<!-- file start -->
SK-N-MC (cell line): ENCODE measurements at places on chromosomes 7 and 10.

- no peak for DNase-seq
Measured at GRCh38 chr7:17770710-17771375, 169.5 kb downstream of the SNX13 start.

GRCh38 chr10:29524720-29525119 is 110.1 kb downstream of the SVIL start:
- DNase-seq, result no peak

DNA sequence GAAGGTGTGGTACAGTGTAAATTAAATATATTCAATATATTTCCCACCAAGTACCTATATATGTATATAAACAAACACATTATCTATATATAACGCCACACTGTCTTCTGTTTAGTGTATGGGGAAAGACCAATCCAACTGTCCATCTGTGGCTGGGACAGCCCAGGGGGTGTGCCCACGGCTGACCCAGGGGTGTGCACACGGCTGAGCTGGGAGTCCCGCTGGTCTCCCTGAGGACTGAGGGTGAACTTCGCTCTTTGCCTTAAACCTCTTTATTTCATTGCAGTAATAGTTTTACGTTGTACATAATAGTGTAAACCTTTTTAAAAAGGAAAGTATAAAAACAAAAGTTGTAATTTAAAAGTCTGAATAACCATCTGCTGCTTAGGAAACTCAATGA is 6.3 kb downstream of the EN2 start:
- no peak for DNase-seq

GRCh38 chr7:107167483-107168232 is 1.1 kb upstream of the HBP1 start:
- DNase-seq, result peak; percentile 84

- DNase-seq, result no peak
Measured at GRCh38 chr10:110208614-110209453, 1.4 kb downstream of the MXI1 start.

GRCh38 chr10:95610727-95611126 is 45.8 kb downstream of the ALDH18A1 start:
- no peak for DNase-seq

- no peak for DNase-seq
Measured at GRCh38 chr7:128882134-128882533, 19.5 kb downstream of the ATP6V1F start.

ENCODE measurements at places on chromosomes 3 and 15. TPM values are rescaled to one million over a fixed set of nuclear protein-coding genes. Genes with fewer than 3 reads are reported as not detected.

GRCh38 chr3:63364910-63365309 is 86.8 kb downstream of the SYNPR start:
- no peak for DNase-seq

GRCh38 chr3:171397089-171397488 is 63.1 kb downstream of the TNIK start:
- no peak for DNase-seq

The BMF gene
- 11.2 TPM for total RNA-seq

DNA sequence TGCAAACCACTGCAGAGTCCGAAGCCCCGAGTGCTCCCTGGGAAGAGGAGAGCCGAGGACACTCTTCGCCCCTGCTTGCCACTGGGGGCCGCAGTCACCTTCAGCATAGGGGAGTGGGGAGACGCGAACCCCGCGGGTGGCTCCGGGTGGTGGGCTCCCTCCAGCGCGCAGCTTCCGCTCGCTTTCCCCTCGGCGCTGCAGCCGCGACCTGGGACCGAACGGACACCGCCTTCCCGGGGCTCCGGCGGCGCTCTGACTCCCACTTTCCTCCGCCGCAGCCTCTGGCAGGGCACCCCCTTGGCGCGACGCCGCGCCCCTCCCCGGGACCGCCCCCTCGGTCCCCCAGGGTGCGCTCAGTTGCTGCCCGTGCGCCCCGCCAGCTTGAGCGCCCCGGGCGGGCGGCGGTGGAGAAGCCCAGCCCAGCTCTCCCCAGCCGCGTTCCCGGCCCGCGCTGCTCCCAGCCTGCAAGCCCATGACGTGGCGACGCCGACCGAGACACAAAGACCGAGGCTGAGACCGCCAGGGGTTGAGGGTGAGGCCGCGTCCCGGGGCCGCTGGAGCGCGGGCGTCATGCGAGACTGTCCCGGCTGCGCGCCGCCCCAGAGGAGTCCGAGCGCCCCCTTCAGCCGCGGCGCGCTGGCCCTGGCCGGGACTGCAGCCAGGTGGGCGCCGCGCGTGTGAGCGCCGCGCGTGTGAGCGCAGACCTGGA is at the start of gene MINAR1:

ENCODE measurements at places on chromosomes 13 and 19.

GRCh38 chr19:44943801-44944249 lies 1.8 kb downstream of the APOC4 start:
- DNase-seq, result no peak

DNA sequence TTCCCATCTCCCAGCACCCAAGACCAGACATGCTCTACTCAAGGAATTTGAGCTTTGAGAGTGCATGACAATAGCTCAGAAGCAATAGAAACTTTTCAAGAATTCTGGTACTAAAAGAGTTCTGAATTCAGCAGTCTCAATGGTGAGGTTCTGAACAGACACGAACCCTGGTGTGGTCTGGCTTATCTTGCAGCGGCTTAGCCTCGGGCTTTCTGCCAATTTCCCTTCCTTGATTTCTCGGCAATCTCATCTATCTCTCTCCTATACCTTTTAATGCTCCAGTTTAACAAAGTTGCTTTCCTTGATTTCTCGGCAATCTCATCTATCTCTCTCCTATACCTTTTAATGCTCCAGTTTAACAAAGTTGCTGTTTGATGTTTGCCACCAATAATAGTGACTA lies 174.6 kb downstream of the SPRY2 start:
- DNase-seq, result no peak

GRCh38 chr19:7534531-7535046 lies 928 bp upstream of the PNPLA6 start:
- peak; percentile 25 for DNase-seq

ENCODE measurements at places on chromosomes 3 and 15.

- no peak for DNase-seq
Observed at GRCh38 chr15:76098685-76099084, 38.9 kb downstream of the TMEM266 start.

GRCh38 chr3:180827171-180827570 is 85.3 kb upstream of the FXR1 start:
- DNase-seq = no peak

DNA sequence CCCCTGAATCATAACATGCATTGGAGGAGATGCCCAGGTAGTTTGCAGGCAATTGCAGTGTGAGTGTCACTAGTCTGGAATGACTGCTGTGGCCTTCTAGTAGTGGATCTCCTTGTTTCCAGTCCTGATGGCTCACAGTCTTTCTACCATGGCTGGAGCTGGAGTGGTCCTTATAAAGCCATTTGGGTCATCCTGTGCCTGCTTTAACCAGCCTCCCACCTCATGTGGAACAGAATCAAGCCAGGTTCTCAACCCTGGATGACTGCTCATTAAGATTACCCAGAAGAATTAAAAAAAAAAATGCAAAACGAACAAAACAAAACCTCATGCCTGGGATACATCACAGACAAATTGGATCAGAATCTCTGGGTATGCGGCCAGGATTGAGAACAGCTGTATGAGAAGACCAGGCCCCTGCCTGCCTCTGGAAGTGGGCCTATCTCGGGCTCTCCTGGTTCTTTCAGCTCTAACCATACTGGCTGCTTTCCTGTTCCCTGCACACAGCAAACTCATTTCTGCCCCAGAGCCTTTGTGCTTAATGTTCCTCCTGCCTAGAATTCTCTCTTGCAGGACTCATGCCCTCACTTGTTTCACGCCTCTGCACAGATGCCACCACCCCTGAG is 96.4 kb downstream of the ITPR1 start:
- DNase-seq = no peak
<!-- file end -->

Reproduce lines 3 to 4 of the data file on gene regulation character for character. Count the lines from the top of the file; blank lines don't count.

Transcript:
Measured at GRCh38 chr7:17770710-17771375, 169.5 kb downstream of the SNX13 start.

GRCh38 chr10:29524720-29525119 is 110.1 kb downstream of the SVIL start: